Community's "Remedial Chaos Theory" airs Thursday at 8 pm ET/PT on NBC.

Comments

John said…
Gee, thanks Jace, for making my wait for the new Community episode all the more unbearable D:
Anonymous said…
God I fricking love Community, I'll watch Modern Family and be impressed by its polish but it's Community that's taking all the risks and therefore the one that should be showered with all the awards.
Debbie said…
I really enjoyed this episode. The alternate timelines idea was cool, but I immediately told my husband that there were seven of them and Jeff was being self-serving (as the gang finally figured out). Definitely enjoyed the Troy timeline the most with his "I'll hurry not to miss anything" and that is when it all went downhill for the rest of the gang.

Really enjoying Troy and Abed dressing like twins, down to the ascot, and also the mahogany bunk beds.

Did not expect the reason that came out for Annie moving in with them in the ep...
Amrit said…
Jace if you have time can you please do a full review of this wonderful episode? I always love your insights, thank you.
orthopedics nyc said…
Thanks for the reviews shared. Loved reading it. Nice sharing. Keep posting.
J Si said…
This was a very creative episode of Community, in fact it was one of the best episodes of a TV show I've ever seen, period.

It took the basic sitcom storyline structure and turned it on it's head. It really made me think about how one action could potentially set up different timelines.

It also gave a little insight into each character and you get to see a side of them that you otherwise may not have seen

Popular posts from this blog

Katie Lee Packs Her Knives: Breaking News from Bravo's "Top Chef"

The android has left the building. Or the test kitchen, anyway. Top Chef 's robotic host Katie Lee Joel, the veritable "Uptown Girl" herself (pictured at left), will NOT be sticking around for a second course of Bravo's hit culinary competition. According to a well-placed insider, Joel will "not be returning" to the show. No reason for her departure was cited. Unfortunately, the perfect replacement for Joel, Top Chef judge and professional chef Tom Colicchio, will not be taking over as the reality series' host (damn!). Instead, the show's producers are currently scouring to find a replacement for Joel. Top Chef 's second season was announced by Bravo last month, but no return date has been set for the series' ten-episode sophomore season. Stay tuned as this story develops. UPDATE (6/27): Bravo has now confirmed the above story .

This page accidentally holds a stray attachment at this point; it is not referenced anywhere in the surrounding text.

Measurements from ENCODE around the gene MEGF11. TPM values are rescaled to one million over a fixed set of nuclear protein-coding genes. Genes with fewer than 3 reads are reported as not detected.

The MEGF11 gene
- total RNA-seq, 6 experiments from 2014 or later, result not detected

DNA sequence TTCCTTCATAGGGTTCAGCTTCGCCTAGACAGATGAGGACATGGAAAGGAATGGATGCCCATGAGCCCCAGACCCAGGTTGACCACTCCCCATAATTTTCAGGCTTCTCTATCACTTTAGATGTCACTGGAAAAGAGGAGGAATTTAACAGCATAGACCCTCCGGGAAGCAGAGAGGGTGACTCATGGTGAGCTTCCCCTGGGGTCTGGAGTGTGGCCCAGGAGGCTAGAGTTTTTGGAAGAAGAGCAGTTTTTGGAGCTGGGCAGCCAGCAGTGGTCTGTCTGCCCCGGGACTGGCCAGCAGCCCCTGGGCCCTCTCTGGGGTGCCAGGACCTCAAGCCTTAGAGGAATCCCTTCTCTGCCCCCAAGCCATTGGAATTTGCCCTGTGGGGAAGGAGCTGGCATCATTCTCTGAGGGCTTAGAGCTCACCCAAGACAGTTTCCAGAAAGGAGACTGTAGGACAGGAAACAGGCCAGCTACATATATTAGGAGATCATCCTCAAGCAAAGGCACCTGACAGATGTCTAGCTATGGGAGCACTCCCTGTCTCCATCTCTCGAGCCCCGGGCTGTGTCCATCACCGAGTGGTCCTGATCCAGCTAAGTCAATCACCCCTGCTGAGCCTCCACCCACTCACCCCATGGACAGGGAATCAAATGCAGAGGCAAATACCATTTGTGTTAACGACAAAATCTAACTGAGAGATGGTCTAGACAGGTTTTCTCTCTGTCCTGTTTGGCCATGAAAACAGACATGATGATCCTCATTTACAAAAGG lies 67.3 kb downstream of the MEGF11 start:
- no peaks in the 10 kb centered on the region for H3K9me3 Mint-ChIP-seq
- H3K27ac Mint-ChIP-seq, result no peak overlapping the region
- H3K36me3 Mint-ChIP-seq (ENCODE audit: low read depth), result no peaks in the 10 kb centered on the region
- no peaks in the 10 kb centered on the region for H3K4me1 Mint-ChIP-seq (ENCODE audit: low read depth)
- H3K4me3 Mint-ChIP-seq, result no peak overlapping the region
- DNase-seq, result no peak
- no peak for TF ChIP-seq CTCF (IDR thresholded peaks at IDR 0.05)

Me Want Food: Jenna Gets Famously Fat on "30 Rock"

I don't know about you, but I've already ordered my "Me Want Food" t-shirt from the NBC store. Last night's episode of 30 Rock ("Jack Gets in the Game") was, in my opinion, one of the strongest of the series and has officially pushed the zany comedy into the realm of Arrested Development : deftly plotted and intricately layered, with so many jokes piled atop of jokes that it requires several viewings in order to catch them all. While at its heart, 30 Rock is a workplace comedy, it's left that narrow pigeonhole behind to become a witty example of how intelligent and taut humor can work (and flourish) on television... and exist in harmony with hilarious throwaways like the Thriller -inspired Werewolf Bar Mitzvah music video that would have done the AD crew proud. I want Will Arnett to appear on this series whenever possible. His gay exec Devin is hilarious, manipulative, and has an inexplicable weakness for Kenneth the Page, but he claims to have

"Gilmore" Guy: Who is New Showrunner David Rosenthal?

A few days later and I am still processing the news that Gilmore Girls showrunner Amy Sherman-Palladino--and her exceptionally talented husband, writer and producer Daniel Palladino-- announced their departure from the whip-smart drama after six seasons. The news wouldn't be such a blow, save for the fact that Gilmore Girls is as much about Amy and Daniel as it is about Lorelai and Rory. In their capable hands, the show explored a supremely complicated family dynamic through the beautiful friendship of mother and daughter Lorelai and Rory... and did so with smart dialogue usually found in a Nick & Nora film rather than on television. Zany subplots abounded as did quirky, beloved supporting characters. And now, after six seasons (including this most recent--and very shaky--season where Amy and Daniel wrote less episodes than usual), Amy and Daniel are passing on the showrunning torch to... Dave Rosenthal?!? For those of you in the audience unfamiliar with David Rosenthal ,